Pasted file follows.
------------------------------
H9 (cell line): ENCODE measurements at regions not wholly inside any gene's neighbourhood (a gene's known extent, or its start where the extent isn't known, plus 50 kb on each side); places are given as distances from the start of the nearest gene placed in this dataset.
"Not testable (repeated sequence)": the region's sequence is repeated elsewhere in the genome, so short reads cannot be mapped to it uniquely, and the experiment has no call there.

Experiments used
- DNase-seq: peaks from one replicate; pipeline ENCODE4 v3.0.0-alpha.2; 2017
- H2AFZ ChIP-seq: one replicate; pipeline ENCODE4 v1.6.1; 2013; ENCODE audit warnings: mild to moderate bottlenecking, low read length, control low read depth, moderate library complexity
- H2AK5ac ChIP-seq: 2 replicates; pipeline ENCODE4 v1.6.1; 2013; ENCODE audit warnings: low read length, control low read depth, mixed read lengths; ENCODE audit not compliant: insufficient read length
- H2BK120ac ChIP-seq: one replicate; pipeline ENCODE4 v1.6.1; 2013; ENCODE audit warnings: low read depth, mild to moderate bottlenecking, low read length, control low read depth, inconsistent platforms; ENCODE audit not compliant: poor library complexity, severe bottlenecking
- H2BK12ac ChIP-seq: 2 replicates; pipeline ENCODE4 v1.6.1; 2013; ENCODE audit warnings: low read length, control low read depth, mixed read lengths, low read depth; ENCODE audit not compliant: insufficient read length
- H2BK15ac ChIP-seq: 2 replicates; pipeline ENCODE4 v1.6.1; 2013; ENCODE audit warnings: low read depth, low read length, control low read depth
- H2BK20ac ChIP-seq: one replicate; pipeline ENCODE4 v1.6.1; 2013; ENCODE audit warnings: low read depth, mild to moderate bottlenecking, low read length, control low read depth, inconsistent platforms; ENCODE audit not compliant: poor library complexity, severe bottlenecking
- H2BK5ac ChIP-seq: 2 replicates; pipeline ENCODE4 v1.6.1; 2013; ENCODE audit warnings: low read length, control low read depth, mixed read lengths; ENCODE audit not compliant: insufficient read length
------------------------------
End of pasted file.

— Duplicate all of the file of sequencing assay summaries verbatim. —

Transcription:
H9 (cell line): ENCODE measurements at regions not wholly inside any gene's neighbourhood (a gene's known extent, or its start where the extent isn't known, plus 50 kb on each side); places are given as distances from the start of the nearest gene placed in this dataset.
"Not testable (repeated sequence)": the region's sequence is repeated elsewhere in the genome, so short reads cannot be mapped to it uniquely, and the experiment has no call there.

Experiments used
- DNase-seq: peaks from one replicate; pipeline ENCODE4 v3.0.0-alpha.2; 2017
- H2AFZ ChIP-seq: one replicate; pipeline ENCODE4 v1.6.1; 2013; ENCODE audit warnings: mild to moderate bottlenecking, low read length, control low read depth, moderate library complexity
- H2AK5ac ChIP-seq: 2 replicates; pipeline ENCODE4 v1.6.1; 2013; ENCODE audit warnings: low read length, control low read depth, mixed read lengths; ENCODE audit not compliant: insufficient read length
- H2BK120ac ChIP-seq: one replicate; pipeline ENCODE4 v1.6.1; 2013; ENCODE audit warnings: low read depth, mild to moderate bottlenecking, low read length, control low read depth, inconsistent platforms; ENCODE audit not compliant: poor library complexity, severe bottlenecking
- H2BK12ac ChIP-seq: 2 replicates; pipeline ENCODE4 v1.6.1; 2013; ENCODE audit warnings: low read length, control low read depth, mixed read lengths, low read depth; ENCODE audit not compliant: insufficient read length
- H2BK15ac ChIP-seq: 2 replicates; pipeline ENCODE4 v1.6.1; 2013; ENCODE audit warnings: low read depth, low read length, control low read depth
- H2BK20ac ChIP-seq: one replicate; pipeline ENCODE4 v1.6.1; 2013; ENCODE audit warnings: low read depth, mild to moderate bottlenecking, low read length, control low read depth, inconsistent platforms; ENCODE audit not compliant: poor library complexity, severe bottlenecking
- H2BK5ac ChIP-seq: 2 replicates; pipeline ENCODE4 v1.6.1; 2013; ENCODE audit warnings: low read length, control low read depth, mixed read lengths; ENCODE audit not compliant: insufficient read length